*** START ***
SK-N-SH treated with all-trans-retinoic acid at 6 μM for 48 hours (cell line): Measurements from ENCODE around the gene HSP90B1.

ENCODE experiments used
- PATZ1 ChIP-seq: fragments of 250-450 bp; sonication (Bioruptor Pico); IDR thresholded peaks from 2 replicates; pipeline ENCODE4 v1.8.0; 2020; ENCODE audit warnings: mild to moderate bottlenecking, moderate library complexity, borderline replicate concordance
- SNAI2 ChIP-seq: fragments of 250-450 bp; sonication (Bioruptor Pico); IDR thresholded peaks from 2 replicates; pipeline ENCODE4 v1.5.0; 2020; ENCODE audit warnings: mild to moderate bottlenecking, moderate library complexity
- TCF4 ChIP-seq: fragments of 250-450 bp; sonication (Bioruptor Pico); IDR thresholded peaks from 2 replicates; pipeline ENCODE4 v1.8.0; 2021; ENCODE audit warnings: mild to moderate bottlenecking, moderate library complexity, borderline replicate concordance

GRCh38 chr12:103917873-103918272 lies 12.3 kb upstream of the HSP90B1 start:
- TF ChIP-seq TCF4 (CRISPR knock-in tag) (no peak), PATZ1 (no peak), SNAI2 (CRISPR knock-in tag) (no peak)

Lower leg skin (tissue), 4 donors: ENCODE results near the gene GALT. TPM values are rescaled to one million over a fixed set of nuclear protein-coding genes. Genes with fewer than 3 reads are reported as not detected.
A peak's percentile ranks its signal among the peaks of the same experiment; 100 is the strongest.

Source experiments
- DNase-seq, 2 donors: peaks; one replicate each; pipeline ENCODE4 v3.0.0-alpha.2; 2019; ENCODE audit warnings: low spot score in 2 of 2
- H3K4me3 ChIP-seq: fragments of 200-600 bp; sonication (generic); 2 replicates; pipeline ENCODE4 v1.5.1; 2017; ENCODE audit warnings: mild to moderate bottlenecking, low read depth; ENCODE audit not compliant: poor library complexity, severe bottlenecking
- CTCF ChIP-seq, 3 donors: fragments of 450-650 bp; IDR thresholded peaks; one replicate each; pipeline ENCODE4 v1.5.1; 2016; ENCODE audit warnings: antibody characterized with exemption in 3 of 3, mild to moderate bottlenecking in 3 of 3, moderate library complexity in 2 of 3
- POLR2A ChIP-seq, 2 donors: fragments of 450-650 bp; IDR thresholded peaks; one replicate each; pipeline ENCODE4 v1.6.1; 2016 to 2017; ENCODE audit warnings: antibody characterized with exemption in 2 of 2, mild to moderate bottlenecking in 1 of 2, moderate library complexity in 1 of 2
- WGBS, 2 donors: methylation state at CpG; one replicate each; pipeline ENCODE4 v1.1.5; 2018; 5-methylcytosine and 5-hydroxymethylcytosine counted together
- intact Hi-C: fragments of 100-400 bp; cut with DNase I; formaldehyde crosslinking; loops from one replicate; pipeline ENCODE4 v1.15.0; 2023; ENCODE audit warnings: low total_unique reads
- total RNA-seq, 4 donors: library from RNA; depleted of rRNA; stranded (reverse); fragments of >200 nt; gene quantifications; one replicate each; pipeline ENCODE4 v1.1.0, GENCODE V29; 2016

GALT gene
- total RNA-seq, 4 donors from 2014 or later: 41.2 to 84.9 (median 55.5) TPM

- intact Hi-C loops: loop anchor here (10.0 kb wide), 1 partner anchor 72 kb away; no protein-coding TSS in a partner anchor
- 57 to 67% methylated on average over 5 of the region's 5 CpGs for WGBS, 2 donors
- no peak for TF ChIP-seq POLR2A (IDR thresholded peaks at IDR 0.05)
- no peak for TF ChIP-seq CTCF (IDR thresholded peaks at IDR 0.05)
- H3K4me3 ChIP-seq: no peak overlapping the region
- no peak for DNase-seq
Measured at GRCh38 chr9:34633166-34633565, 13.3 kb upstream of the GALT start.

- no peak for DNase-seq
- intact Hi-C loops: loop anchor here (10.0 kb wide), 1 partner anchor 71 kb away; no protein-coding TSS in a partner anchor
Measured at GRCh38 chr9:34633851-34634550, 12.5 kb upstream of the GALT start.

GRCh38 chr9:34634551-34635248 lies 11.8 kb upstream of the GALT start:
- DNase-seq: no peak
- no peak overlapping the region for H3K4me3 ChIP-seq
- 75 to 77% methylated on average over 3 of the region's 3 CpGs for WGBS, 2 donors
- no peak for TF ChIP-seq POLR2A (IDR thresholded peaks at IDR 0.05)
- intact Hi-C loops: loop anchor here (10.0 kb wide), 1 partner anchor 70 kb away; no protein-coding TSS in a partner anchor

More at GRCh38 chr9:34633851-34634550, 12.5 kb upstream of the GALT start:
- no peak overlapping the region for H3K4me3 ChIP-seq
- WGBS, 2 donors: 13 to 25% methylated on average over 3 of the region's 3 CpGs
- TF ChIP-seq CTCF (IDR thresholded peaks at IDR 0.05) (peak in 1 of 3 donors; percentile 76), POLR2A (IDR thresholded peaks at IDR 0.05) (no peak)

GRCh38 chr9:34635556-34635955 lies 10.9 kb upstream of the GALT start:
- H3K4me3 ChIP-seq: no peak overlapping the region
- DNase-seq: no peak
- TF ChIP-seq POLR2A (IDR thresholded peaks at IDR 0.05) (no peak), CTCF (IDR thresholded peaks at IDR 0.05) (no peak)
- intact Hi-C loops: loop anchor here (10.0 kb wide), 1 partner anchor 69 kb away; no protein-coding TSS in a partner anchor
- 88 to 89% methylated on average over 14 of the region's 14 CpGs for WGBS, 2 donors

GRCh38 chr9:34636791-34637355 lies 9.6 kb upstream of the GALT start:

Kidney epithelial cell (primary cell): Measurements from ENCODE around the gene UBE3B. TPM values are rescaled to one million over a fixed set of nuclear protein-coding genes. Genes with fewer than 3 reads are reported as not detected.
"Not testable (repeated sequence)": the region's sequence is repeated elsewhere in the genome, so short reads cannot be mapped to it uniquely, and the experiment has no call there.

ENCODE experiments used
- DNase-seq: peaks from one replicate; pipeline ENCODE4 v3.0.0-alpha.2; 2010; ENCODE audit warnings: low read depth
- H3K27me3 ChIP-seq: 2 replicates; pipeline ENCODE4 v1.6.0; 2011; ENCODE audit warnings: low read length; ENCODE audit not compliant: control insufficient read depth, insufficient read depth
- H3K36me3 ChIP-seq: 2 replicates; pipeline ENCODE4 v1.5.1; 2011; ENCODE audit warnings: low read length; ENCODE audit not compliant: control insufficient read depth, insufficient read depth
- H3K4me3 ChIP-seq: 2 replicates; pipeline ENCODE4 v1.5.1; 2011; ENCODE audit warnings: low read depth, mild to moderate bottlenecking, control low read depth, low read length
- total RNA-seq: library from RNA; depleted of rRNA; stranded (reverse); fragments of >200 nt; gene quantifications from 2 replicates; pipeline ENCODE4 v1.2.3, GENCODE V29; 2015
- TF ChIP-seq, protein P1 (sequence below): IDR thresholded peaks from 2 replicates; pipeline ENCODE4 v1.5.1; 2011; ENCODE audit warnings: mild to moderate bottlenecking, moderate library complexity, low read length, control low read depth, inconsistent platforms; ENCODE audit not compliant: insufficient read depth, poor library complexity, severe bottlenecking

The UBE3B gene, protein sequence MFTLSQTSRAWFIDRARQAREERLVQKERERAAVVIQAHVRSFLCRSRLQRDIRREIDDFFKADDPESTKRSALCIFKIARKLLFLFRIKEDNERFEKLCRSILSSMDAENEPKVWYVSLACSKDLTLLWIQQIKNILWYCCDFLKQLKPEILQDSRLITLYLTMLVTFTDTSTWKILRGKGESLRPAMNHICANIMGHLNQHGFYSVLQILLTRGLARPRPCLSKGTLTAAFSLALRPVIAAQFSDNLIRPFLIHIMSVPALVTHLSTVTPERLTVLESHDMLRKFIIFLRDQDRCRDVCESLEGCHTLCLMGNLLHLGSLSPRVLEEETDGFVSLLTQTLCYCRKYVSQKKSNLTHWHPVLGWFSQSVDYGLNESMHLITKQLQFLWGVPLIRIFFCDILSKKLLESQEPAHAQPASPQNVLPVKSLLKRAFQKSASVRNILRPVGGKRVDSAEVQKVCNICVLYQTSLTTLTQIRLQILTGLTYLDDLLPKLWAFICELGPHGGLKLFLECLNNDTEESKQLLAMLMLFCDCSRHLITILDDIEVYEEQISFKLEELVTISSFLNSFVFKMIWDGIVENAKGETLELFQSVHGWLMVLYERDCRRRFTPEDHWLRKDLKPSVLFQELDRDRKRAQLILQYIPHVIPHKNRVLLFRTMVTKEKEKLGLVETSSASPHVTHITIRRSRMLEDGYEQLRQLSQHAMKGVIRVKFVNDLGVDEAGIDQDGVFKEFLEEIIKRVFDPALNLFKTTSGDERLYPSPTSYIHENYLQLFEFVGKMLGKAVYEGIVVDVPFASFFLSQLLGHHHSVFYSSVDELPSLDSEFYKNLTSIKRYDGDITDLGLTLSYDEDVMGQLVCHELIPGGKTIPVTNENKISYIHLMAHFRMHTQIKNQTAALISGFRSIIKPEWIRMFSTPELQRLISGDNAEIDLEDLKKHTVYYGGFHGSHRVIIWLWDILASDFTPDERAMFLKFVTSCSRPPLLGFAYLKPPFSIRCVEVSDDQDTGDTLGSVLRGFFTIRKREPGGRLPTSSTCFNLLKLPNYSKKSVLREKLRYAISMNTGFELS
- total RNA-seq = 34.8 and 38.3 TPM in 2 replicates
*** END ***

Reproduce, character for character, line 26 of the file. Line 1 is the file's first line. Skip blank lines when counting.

Measured at GRCh38 chr9:34633166-34633565, 13.3 kb upstream of the GALT start.